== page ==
Cafe 50’s Provides Genuine 50’s Feel

By Kayry Gonzalez

Ironically, Café 50’s is not a restaurant that originated in the 50’s – although the creator did. It is a 50’s-themed restaurant. Founder Craig Martin, who grew up in Germany, was always captivated by American Rock & Roll, sparking his interest in opening a classic and uniquely charming diner. The charming ambiance and succulent food will captivate any guest.

Upon entering the restaurant, an amiable waiter or waitress offers you to take a seat of your choice. Inside seating provides a circular table with comfy red seats or even a counter seat with a view of the kitchen.

One of the best, if not the best, factors of the restaurant is the ambiance. The walls are brightly decorated with posters of singers, politics and other popular art pieces pertaining to the 50’s. Classic oldies, rock & roll, and “doo-wop” are played aloud via a jukebox to capture the authentic 50’s feel, causing the casual head bob while perusing the menu.

The "California Burger" order (Photo: Kayry Gonzalez)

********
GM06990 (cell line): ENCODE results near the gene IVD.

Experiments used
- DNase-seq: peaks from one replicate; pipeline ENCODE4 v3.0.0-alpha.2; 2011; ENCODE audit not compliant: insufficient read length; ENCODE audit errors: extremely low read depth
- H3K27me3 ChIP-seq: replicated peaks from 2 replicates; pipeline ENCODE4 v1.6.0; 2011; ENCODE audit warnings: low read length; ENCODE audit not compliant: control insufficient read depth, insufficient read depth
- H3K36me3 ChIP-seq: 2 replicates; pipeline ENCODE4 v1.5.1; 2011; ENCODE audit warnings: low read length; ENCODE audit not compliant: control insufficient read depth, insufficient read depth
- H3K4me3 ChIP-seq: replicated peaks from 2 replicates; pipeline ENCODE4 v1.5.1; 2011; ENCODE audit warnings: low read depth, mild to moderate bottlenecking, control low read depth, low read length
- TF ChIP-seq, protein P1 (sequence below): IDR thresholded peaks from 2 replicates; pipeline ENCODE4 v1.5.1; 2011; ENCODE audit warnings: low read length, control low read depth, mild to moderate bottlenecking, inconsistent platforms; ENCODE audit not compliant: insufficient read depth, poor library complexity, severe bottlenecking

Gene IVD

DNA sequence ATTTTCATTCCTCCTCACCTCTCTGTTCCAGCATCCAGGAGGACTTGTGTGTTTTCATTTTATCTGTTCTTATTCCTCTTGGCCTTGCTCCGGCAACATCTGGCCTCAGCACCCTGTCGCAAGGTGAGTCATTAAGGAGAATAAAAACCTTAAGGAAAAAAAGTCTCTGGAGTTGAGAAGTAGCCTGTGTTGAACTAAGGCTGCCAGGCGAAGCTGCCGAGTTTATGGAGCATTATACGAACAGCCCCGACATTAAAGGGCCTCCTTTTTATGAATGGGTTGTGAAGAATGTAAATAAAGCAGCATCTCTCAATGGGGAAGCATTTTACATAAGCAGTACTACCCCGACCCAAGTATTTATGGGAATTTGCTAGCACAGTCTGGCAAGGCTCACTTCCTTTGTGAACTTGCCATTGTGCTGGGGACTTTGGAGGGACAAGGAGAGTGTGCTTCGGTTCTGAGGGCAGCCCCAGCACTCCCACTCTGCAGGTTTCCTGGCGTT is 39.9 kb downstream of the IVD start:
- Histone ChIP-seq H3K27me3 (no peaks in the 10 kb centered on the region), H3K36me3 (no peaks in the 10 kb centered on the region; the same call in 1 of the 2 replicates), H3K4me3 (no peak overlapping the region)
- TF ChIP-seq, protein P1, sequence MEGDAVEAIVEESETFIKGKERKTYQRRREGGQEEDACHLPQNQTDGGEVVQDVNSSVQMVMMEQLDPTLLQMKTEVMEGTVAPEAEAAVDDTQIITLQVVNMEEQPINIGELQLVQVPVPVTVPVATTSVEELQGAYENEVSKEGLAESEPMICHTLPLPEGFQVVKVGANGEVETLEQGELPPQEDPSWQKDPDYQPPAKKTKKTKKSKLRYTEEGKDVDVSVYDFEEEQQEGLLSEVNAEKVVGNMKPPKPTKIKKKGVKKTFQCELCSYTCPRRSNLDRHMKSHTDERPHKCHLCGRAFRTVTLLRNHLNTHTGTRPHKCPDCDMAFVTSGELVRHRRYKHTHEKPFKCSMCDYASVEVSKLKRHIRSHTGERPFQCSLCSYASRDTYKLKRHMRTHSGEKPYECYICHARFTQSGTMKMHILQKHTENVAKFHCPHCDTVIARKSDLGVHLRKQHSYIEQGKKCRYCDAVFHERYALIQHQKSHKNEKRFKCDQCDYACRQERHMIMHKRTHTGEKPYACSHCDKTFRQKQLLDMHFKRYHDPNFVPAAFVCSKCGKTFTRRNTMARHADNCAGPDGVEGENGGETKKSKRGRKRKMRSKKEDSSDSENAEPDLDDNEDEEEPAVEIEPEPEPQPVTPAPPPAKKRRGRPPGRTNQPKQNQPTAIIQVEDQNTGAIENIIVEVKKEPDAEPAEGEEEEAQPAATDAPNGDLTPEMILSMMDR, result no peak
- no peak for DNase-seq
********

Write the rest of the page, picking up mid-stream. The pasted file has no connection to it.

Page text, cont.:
The “California Burger” was a hearty meal, but perfect for those who enjoy quality entrees.  Photographer: Kayry Gonzalez ’16

Upon my visit with my little brother, I ordered a “California Burger”  from the Burgers section. It was delicately topped with avocado, mozzarella cheese and tomato. We also ordered a “Jr. Hamburger.” The side order of french fries was a perfect, salty addition to accompany the delectable burgers.

The wait time was brief, but there weren’t many other people there since it was particularly late on a school night. In any case, our food arrived hot and appetizing. The first bite of my burger was deliciously touched with melted mozzarella.

Their extensive list of famous shakes made me leave regretting I had not ordered one, but now I know for next time.

Café 50’s has become one of my favorite restaurants. It is a must-try for those wishing to indulge into true 50’s culture and food.

Featured Image: The facade of Cafe 50’s resembles a traditional 50’s diner. Photographer: Kayry Gonzalez ’16